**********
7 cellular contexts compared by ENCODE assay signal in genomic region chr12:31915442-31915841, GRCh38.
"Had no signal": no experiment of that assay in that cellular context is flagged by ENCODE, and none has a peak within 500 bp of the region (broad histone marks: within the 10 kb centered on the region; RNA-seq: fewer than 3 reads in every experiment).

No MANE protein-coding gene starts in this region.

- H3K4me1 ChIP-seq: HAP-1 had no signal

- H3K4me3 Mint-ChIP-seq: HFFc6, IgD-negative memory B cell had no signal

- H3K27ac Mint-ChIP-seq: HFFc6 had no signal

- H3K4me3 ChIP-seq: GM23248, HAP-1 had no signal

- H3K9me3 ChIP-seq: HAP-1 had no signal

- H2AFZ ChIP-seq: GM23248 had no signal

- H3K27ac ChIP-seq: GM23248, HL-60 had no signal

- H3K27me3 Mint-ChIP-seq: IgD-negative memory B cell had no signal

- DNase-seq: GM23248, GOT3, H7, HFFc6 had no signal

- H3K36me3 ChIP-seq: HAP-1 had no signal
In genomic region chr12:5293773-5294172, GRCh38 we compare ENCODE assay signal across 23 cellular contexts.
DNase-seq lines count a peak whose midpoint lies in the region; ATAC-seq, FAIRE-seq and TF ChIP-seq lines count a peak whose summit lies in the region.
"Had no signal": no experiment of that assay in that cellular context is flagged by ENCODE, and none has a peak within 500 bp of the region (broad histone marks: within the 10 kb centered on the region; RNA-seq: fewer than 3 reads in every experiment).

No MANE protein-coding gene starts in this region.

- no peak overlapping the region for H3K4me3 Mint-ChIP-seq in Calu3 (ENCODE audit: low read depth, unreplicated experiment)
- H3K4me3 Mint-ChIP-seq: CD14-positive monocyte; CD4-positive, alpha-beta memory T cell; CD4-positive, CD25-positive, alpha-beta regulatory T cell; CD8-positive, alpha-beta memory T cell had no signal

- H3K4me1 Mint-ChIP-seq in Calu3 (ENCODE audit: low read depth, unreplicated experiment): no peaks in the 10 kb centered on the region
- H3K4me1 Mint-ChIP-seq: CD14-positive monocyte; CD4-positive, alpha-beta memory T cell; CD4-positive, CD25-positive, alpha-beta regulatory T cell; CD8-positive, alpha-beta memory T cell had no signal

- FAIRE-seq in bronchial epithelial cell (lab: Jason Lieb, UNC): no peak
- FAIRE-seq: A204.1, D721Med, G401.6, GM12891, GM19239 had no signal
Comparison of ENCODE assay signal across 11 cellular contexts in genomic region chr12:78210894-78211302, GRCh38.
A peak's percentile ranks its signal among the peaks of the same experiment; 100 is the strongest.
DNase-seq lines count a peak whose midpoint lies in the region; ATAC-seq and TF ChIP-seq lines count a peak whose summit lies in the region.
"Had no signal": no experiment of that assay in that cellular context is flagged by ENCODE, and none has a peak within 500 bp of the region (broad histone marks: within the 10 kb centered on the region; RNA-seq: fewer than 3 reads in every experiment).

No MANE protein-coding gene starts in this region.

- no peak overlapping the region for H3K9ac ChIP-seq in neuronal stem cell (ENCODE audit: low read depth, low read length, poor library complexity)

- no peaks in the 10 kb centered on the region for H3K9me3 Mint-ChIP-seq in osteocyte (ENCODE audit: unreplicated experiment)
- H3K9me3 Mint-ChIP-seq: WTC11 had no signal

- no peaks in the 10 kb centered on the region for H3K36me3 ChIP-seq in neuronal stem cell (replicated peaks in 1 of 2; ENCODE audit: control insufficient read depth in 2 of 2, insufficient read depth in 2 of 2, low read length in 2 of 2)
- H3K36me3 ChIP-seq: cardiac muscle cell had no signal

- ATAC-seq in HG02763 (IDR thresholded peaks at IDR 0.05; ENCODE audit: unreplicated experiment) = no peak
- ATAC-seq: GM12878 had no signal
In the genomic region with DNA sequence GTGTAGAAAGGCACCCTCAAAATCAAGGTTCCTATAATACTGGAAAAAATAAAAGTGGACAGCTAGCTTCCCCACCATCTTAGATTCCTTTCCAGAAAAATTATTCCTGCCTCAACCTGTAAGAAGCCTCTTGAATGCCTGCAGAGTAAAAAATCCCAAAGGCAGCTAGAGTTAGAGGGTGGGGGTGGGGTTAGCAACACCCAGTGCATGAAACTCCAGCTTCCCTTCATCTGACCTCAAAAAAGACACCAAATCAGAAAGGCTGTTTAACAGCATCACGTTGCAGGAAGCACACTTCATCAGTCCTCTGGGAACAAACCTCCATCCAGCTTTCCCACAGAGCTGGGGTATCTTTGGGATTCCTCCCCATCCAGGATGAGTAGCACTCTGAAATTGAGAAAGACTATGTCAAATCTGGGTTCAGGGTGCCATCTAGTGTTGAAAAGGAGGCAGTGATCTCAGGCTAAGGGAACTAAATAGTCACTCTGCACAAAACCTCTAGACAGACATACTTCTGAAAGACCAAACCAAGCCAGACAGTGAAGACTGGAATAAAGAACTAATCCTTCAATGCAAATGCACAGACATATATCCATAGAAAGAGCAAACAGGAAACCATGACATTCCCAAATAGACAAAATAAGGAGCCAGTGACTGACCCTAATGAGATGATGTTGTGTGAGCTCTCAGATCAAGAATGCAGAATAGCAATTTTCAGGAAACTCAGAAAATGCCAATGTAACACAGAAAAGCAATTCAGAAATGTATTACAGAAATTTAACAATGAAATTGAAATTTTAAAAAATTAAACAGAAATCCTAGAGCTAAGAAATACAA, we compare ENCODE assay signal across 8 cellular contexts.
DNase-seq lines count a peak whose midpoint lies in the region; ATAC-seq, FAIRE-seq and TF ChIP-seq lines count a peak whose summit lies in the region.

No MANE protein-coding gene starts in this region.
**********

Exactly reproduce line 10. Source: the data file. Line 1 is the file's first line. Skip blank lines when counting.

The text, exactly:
- H3K27ac ChIP-seq: GM23248, HL-60 had no signal